12 Best Authors Like Tolkien for Fantasy Lovers

Check out our list of the best authors like Tolkien, that all lovers of epic fantasies should read. Add their books to your reading list today!

John Ronald Reuel Tolkien, better known as J.R.R. Tolkien, was born in 1892 in England. A young progeny, Tolkien could read by age four and learned to write not long after. As a child, he was drawn to books by fantasy authors, including the books of George MacDonald and Andrew Lang. At the age of 12, Tolkien found himself an orphan and was placed in the care of a Catholic priest. He eventually studied literature at Oxford, graduating with honors.

When Britain entered World War I, Tolkien was commissioned to join the army. His personal military experience became the foundation for some of the epic battle scenes in his books. In 1920 Tolkien was demobilized and entered his first job as a civilian, helping to write the Oxford English Dictionary. During this time, he started writing The Hobbit and the first two volumes of The Lord of the Rings.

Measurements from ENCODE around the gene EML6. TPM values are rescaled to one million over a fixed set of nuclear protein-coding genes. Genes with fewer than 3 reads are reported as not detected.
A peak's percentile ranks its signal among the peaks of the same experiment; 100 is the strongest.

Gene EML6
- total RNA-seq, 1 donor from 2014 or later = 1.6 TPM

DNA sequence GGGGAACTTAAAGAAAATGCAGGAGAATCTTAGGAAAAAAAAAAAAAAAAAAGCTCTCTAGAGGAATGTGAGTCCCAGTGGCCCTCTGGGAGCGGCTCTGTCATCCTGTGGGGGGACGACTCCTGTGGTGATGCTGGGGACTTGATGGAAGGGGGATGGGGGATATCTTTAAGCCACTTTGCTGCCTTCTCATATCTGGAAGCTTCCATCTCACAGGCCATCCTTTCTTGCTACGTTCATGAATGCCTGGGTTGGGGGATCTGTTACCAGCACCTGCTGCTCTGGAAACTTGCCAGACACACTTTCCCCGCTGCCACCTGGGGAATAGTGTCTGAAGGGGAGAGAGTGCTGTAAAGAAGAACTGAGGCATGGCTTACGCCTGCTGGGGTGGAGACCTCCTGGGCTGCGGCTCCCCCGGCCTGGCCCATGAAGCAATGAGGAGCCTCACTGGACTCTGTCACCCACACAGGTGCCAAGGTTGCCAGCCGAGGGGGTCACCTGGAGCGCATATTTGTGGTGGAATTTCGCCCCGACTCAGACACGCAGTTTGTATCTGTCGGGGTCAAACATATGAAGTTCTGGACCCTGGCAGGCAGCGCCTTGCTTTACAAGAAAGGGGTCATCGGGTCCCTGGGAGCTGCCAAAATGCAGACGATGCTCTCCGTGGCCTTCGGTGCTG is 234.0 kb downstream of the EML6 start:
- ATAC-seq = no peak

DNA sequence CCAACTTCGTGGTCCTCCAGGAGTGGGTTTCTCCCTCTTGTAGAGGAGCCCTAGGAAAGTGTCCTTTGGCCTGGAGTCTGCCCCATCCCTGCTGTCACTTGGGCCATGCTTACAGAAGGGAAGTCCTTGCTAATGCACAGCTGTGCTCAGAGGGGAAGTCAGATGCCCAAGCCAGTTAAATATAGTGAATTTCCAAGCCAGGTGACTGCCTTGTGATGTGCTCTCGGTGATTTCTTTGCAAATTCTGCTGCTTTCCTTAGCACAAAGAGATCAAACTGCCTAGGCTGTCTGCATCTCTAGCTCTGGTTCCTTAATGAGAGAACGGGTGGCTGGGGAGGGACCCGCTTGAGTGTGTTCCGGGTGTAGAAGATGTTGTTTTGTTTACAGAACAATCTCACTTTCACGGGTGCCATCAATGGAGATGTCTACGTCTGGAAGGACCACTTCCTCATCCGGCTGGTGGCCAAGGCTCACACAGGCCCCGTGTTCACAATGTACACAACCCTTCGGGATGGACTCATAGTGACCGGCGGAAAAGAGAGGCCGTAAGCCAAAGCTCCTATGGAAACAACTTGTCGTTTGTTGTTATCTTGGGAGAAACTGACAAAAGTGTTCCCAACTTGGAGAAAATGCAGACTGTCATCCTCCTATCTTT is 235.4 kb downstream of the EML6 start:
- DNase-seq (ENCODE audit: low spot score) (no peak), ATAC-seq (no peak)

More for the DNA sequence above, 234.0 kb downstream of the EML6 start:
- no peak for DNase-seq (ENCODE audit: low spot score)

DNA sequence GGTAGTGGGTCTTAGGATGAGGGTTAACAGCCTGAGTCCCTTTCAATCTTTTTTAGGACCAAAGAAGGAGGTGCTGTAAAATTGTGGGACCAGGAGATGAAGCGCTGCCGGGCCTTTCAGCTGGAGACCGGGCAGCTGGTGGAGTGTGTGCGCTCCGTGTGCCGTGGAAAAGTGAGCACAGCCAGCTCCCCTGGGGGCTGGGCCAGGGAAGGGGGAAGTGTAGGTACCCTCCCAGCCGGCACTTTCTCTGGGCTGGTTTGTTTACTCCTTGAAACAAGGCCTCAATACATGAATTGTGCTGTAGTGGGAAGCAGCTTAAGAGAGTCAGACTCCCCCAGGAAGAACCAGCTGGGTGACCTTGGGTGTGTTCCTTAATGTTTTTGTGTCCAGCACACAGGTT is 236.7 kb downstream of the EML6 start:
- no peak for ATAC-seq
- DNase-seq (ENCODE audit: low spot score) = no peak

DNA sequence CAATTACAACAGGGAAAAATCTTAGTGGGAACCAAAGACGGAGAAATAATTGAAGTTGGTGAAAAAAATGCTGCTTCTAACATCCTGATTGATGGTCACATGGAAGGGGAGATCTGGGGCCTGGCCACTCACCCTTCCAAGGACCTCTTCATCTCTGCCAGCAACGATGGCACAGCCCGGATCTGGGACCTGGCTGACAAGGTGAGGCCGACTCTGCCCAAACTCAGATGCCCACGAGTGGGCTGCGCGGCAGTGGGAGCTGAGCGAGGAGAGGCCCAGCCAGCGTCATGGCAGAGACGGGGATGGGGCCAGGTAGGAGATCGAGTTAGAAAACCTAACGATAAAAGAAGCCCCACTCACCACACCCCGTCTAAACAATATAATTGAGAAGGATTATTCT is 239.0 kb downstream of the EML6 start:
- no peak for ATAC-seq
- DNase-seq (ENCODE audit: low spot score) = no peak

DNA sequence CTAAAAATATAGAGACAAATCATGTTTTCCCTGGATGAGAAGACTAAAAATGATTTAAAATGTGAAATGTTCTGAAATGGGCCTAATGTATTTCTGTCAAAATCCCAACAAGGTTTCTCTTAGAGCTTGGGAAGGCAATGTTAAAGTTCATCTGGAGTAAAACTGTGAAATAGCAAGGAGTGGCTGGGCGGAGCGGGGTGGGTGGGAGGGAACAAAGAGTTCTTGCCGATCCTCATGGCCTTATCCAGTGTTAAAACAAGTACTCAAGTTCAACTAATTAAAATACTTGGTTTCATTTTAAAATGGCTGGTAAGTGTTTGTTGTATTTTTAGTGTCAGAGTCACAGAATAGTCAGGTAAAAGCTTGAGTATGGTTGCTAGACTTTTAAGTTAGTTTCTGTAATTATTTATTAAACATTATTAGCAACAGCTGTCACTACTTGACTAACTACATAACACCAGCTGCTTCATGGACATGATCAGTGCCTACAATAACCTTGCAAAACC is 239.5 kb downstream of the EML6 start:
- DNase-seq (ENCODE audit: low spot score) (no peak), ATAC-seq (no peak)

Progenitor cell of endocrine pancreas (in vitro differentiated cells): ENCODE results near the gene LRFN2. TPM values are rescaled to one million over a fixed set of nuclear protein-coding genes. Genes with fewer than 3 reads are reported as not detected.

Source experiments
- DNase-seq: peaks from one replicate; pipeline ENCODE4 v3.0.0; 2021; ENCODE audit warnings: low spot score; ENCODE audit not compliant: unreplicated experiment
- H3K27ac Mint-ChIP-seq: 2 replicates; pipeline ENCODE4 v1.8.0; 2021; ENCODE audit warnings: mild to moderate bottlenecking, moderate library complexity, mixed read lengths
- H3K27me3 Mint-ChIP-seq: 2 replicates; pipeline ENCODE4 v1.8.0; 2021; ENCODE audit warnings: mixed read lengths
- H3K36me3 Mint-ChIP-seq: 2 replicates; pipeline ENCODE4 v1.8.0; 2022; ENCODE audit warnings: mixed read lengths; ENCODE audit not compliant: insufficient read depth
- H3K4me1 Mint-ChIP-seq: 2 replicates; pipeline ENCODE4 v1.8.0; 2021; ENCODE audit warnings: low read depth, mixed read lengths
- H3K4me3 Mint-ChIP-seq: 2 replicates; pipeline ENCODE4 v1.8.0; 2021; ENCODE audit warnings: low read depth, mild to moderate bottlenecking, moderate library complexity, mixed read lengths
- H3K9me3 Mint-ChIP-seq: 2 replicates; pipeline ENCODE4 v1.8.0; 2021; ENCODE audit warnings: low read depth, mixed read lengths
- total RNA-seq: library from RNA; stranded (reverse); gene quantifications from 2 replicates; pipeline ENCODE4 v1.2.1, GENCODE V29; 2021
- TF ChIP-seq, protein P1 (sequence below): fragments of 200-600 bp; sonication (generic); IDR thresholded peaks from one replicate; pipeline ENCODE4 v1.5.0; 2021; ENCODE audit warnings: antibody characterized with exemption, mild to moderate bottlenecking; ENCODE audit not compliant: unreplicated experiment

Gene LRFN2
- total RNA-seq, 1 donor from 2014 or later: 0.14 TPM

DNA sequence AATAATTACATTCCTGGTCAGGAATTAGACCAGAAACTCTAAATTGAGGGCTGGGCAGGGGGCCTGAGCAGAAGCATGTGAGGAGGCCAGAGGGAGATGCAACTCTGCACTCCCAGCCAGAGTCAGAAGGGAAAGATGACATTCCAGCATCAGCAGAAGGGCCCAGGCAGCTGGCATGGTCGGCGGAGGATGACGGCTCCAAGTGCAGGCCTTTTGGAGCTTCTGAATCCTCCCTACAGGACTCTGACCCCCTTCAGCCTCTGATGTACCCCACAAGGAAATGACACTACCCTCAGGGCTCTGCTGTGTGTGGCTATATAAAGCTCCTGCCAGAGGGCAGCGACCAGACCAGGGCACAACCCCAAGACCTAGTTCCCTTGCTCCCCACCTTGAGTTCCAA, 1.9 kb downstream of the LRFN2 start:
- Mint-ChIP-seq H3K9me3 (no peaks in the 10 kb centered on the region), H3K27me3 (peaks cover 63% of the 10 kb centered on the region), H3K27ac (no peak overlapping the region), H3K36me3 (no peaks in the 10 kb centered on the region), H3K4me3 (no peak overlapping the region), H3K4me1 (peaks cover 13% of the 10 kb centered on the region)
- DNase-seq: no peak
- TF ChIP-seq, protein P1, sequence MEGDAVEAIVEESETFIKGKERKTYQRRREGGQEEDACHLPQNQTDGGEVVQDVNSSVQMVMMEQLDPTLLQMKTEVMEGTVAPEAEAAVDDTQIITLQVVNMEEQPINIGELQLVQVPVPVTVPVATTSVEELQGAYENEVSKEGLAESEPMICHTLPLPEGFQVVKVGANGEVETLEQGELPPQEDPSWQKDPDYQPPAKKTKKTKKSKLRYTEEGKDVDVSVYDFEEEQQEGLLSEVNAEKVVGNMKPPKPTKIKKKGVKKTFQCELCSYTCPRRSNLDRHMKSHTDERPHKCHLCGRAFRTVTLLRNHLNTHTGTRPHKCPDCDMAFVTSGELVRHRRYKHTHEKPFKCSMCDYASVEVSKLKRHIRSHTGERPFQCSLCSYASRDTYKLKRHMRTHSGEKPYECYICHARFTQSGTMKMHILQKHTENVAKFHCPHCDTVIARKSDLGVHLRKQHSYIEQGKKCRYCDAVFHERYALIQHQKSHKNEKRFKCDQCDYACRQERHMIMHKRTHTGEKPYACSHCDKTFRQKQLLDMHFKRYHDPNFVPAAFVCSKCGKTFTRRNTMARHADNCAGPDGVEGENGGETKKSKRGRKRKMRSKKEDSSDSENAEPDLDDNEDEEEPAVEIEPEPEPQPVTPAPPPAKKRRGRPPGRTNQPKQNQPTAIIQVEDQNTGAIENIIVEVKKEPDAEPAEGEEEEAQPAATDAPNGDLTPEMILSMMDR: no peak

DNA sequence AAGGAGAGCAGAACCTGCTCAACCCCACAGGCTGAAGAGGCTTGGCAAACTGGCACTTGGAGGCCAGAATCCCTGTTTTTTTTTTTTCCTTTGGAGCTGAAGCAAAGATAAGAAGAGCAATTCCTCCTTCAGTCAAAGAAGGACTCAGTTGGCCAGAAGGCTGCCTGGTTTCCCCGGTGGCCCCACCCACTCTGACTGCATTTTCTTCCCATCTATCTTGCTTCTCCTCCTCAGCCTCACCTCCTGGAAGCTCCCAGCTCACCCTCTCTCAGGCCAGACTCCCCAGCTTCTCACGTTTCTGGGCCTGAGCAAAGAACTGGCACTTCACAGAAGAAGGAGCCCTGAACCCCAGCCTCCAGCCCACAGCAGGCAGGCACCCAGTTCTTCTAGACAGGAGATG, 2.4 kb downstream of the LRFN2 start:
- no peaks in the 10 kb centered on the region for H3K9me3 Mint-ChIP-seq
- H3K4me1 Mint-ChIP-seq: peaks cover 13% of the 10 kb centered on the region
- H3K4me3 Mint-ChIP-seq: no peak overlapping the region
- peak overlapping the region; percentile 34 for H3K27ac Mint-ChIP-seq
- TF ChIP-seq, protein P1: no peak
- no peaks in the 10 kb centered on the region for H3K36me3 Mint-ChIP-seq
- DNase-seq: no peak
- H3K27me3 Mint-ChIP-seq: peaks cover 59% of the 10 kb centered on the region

The author never expected his books to become popular, and The Hobbit was a book he wrote for his children, not intending to publish it. When he published it in the 1930s, it became instantly popular, and he was asked to create a sequel. This launched The Lord of the Ringswhich he spent over a decade writing.

While writing his epic work, he was part of a literary group called the Inklings. This group of writers supported each other and discussed great literary works on the campus of the University of Oxford. Their love for fantasy was partially responsible for the epic tales written by Tolkien. While few writers can hold a candle to Tolkien’s timeless nature, several come close. If you’re interested in this topic, check out our round-up of the best theology authors!

Best Authors Like Tolkien

1. C.S. Lewis, 1898 – 1963

C.S. Lewis was a British author and theologian of the Anglican church. He wrote several theology books as well as The Chronicles of Narnia, a children’s book series with symbolic references to his theological beliefs. Lewis was a contemporary and close friend of Tolkien, and they were both part of the Inklings group. Lewis was born in Ireland and educated through private tutors until he was sent to boarding school in England at nine. The Chronicles of Narnia, starting with The Lion, the Witch and the Wardrobe, is his most popular set of novels.